This votive arati lamp is of cast bronze. It is in the form of a five-headed cobra (Mucalinda) rising from a lotus stem. The lamp stands on two domed feet, both of which are etched with lotus petal motifs to suggest lotus blooms with the scrolling bronze stem between them being cast as a lotus stem. This functioned as the lamp’s handle.
The lamp does not have pans to hold oil. Instead, it is of a more unusual type whereby the back of each of the cobra’s heads has a small eyelet through which cotton slivers soaked in ghee or some other oil were inserted and lit.
The lotus stem handle allowed the lamp to be moved in front of a deity as part of the arati ritual, a component of puja worship. The lamp would be moved in a clockwise direction before the image of the deity.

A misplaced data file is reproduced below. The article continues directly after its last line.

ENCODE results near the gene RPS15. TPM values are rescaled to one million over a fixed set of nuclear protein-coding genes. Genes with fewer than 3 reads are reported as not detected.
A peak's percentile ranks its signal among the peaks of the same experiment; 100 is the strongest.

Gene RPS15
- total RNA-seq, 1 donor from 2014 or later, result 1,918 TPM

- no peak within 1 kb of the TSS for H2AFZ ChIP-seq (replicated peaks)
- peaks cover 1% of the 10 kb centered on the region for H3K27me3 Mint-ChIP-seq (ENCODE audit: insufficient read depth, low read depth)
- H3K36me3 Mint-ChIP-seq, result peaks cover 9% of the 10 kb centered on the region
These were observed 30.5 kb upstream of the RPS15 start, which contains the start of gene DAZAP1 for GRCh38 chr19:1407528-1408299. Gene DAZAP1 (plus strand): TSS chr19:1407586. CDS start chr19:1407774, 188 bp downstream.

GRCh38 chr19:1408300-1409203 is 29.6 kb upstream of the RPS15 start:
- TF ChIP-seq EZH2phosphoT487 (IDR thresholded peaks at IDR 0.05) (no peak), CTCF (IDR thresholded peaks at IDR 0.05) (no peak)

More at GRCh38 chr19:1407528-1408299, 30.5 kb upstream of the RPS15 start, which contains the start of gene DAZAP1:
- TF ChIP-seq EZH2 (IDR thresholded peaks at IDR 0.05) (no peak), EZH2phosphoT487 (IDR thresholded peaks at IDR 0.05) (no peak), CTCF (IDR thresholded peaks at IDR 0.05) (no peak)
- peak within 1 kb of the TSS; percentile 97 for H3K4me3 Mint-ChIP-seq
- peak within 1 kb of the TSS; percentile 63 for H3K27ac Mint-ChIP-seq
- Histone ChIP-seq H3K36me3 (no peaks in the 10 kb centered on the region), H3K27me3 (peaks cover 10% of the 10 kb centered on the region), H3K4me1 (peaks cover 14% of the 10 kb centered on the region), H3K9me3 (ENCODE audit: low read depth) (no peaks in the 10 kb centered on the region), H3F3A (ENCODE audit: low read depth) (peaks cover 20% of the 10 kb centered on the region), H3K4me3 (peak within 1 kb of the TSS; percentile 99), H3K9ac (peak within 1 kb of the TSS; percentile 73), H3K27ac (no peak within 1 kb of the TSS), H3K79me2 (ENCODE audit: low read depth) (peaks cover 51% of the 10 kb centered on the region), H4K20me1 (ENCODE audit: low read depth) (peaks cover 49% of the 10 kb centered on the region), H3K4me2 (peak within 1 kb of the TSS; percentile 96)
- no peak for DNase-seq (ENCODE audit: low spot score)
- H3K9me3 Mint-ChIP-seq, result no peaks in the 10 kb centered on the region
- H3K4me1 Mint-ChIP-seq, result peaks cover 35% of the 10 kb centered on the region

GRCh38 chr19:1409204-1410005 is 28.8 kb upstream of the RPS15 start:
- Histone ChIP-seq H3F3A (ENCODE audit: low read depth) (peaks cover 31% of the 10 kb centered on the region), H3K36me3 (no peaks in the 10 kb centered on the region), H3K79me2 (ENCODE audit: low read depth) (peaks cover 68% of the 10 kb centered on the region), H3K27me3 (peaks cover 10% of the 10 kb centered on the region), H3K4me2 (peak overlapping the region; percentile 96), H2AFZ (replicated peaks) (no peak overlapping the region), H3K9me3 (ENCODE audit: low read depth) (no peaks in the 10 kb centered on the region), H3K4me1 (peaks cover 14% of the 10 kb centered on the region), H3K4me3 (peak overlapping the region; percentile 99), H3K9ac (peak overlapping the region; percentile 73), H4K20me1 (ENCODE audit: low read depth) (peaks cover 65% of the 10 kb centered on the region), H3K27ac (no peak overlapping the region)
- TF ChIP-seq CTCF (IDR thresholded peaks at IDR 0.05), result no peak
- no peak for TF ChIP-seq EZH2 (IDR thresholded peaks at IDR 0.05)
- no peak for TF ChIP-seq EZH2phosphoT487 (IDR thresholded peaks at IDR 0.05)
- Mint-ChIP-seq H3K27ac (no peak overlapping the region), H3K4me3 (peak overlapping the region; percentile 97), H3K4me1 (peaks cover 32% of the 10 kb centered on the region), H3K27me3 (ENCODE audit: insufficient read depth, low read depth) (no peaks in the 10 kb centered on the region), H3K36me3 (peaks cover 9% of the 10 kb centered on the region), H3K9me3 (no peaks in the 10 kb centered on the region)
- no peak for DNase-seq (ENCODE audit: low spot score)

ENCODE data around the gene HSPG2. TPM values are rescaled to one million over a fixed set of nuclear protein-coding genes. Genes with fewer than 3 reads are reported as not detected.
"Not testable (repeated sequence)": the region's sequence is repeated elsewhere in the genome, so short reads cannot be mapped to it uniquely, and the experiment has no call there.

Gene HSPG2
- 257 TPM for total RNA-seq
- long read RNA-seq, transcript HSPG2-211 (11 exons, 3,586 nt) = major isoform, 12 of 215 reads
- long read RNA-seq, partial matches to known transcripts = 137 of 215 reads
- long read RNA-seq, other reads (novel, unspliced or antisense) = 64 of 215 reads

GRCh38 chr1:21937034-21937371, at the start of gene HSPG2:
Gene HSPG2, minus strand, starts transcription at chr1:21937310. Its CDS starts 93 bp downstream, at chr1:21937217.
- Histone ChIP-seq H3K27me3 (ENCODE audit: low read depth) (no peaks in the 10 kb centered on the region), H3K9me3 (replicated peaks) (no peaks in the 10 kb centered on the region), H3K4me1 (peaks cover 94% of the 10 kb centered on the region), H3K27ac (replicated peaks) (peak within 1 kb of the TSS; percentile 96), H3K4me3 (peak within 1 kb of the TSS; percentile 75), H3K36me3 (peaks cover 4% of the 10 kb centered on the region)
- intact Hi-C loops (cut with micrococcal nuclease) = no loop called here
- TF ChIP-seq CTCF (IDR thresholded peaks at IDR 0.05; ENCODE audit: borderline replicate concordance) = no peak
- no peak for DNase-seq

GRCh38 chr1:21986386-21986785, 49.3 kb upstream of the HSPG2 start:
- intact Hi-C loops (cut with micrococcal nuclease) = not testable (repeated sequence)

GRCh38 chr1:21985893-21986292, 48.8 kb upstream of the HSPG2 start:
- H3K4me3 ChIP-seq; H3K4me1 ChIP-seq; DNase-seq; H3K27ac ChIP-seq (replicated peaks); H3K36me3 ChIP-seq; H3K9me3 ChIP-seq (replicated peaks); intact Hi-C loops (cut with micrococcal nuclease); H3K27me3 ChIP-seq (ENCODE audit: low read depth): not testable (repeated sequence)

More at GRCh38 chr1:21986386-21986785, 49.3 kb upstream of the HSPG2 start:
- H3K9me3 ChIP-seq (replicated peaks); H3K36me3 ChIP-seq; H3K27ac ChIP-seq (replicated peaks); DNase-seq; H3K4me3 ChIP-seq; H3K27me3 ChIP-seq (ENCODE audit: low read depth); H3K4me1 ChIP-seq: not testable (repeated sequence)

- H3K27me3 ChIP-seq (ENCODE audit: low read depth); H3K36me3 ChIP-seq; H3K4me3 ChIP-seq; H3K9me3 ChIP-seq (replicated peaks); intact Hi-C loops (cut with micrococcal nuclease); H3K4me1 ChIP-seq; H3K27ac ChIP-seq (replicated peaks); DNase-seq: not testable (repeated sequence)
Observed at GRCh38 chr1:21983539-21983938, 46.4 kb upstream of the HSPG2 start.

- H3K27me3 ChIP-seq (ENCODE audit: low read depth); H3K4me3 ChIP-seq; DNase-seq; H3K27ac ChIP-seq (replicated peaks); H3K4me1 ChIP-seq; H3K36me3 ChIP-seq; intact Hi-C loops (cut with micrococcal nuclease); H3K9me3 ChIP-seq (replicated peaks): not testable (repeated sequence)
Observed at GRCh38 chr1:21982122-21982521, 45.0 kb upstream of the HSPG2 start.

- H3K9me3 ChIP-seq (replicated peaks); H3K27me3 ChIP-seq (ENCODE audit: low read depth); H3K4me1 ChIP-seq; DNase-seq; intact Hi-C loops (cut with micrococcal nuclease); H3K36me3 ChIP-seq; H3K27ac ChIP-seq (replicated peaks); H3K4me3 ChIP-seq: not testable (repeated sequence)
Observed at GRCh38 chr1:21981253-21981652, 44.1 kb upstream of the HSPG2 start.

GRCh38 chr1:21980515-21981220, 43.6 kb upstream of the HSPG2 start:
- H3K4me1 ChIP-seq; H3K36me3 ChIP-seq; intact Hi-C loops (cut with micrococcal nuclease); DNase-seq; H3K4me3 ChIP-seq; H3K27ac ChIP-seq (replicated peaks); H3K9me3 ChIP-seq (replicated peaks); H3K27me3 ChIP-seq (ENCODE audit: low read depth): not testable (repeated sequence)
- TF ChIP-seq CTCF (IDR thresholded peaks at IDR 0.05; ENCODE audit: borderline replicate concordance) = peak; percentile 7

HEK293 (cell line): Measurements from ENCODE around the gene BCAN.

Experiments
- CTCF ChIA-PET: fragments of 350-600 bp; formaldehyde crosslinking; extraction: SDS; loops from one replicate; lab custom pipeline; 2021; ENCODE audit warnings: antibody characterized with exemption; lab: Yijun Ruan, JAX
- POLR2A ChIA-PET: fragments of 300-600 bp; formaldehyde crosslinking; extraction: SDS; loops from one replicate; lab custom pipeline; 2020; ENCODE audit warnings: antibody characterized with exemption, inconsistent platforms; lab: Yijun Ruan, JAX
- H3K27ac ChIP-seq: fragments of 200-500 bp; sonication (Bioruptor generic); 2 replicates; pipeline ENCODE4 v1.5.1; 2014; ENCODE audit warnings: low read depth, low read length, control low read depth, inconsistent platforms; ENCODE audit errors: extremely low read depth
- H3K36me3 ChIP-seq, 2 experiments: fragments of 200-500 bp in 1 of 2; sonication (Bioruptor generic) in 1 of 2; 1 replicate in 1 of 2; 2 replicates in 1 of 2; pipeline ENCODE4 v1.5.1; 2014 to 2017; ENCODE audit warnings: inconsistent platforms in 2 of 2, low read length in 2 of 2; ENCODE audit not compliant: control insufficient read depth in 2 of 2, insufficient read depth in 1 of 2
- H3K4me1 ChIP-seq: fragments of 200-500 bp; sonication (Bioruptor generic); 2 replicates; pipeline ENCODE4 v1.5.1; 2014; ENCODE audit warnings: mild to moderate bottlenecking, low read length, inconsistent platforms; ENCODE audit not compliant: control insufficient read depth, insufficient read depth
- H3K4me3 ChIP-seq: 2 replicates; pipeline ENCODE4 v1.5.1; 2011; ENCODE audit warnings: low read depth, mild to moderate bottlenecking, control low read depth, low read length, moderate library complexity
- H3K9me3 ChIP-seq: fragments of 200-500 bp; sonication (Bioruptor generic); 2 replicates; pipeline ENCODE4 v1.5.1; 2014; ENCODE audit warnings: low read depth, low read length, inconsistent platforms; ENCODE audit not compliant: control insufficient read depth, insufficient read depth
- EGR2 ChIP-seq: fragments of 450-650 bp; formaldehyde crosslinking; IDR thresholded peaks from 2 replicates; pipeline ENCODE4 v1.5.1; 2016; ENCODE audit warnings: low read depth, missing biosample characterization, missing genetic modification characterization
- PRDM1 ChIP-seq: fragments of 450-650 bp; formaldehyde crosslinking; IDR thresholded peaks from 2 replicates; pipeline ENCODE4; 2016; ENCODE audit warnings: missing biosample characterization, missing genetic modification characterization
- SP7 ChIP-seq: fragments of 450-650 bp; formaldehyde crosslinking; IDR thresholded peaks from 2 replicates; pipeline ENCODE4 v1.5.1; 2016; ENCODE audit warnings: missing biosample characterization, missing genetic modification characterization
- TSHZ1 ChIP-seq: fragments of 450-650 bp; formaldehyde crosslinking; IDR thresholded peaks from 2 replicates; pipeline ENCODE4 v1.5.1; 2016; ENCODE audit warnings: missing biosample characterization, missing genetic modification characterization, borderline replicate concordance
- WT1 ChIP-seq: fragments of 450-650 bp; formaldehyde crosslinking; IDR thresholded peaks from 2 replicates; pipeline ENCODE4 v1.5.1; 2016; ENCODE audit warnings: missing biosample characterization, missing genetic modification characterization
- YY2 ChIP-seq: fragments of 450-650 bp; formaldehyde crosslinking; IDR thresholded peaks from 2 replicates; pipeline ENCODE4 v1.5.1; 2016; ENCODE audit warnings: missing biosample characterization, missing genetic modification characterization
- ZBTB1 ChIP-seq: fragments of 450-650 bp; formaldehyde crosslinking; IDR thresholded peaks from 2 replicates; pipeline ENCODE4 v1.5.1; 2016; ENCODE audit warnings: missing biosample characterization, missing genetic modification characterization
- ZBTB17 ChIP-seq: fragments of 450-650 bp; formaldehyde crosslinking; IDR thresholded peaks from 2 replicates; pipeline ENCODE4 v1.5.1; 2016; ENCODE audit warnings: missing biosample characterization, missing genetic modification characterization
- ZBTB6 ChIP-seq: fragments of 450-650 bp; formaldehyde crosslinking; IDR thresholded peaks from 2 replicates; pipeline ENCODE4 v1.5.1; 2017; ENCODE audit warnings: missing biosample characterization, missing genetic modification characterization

A similar example is illustrated in Kelkar (1961).
The example here has a splendid, dark patina. The back foot has been cast such that it does not sit flat but this does not affect the overall evenness with which the lamp stands.
Overall, this is an unusual lamp with a wonderful patina.
Kelkar, D.G., Lamps of India, Publications Division, Ministry of Information and Broadcasting, India, 1961.
Rawson, P., Tantra, Arts Council of Great Britain, 1971.